Apple released a second security update on Friday in its continuing battle against the Flashback trojan, which already has infected nearly 650,000 Macs worldwide.
The computing giant may have found a glitch in its first update for Java, which contained a vulnerability that enabled the spread of Flashback. That forced Apple to follow up with a second patch, which is only for Mac OS X 10.7 (Lion), according to a blog post from security firm Intego.
Although the creators of Java, Oracle, released fixes for Java in February, Apple's response was delayed, said Charles Miller, principal research consultant at security consulting firm Accuvant Labs.
“They have a habit of taking a long time to supply patches [for third-party products], which always puts their users at risk,” Miller told SCMagazine.com in an email Friday. “I hope that this outbreak will help them to see this point and they will hurry up their patching in the future.”
A user's computer can become infected with Flashback by simply visiting a bogus web page, an attack known as a drive-by-download. Anti-virus software would be able to alert users of an infection, but outside of that, chances are Mac users would not notice the silent attack, Mikko Hypponen, chief research officer at F-Secure, told SCMagazine.com in an email Friday.
Once installed on the machine, Flashback is capable of a number of malevolent actions, including stealing data, hijacking search results and installing additional malware, though it doesn't seem to be targeting personal information just yet, according to experts.
“Versions of Flashback have been around for months, but this is the first one which uses an exploit to infect you,” Hypponen said. “From the user's point of view, the difference is that the user does not need to be tricked into entering a root password for them to get infected [as was the case with previous variants].”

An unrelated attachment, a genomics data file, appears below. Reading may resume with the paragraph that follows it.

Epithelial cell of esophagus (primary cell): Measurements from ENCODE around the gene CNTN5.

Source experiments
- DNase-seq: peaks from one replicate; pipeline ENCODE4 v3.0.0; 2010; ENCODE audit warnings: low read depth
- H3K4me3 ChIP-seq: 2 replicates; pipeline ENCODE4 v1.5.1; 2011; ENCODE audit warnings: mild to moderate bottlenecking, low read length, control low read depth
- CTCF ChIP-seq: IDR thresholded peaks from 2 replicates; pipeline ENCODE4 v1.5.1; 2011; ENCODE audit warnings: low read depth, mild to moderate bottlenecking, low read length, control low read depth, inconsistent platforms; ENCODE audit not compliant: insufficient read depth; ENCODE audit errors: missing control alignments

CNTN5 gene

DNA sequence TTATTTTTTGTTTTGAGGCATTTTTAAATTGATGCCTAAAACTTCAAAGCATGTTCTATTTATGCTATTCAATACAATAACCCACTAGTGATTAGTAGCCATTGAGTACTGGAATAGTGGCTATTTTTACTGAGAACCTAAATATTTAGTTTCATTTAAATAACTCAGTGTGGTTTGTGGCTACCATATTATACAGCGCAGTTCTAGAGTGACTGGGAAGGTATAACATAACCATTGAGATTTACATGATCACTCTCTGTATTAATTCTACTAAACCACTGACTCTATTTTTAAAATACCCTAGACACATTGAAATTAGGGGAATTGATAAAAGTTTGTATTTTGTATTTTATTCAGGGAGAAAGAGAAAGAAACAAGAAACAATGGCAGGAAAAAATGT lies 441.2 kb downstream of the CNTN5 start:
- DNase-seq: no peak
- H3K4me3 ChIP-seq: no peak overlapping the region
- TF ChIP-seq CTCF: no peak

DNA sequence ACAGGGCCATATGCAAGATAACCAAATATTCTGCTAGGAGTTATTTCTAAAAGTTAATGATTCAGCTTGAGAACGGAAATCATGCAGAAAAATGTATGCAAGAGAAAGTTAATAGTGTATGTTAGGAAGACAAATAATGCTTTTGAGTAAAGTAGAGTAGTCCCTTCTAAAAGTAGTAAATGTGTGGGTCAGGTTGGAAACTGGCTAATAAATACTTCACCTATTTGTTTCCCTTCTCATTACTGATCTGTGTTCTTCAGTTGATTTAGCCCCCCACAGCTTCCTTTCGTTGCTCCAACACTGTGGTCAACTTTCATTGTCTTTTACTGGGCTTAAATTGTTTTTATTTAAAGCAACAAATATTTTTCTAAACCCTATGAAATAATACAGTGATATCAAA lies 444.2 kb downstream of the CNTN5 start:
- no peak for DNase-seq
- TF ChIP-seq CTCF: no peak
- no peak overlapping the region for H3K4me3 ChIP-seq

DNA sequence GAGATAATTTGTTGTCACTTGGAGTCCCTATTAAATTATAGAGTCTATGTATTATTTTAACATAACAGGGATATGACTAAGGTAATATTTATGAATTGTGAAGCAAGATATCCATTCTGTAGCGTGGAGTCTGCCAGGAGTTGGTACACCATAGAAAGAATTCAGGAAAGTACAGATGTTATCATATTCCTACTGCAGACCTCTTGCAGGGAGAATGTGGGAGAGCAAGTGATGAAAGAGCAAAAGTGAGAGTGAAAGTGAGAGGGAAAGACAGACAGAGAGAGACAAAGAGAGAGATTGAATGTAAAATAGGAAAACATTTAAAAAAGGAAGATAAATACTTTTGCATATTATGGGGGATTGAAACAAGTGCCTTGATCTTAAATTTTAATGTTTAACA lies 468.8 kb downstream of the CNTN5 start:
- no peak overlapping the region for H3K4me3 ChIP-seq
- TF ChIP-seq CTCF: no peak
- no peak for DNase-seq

“It might be time to think about getting anti-virus for your OS X systems.”
– Charles Miller, principal research consultant, Accuvant Labs
After experts at Russian AV vendor Dr. Web were able to “sinkhole” one of the botnet's command-and-control hubs, they were able to tap into the traffic, redirecting it to their own server, which allowed them to then count the number of compromised machines.
On Thursday, Igor Soumenkov, a Kaspersky Lab malware researcher, confirmed the numbers, according to a blog post, after his lab set up its own sinkhole.
“We were able to calculate the number of active bots,” Soumenkov wrote. “Our logs indicate that a total number of 600,000-plus unique bots connected to our server in less than 24 hours.”
Although they could not confirm or deny that the bots connected to the Kaspersky server were running Mac OS X, Soumenkov added that through fingerprinting techniques, “more than 98 percent of incoming network packets were most likely sent from Mac OS X hosts.”
However, he did qualify his remarks. “Although this technique is based on heuristics and can't be completely trusted, it can be used to make order-of-magnitude estimates,” he wrote.
According to market researcher, NetApplications, Windows is the most popular operating system in the world, running on more than 90 percent of computers, indicative of the attention malware authors place on it.
But cyber criminals likely will take note of the size of the Flashback botnet and thus more earnestly consider OS X as a viable target, said Miller.
“As more people buy Macs, malware authors will follow along too,” he said. “It might be time to think about getting anti-virus for your OS X systems.”An Apple spokesperson could not be reached for comment.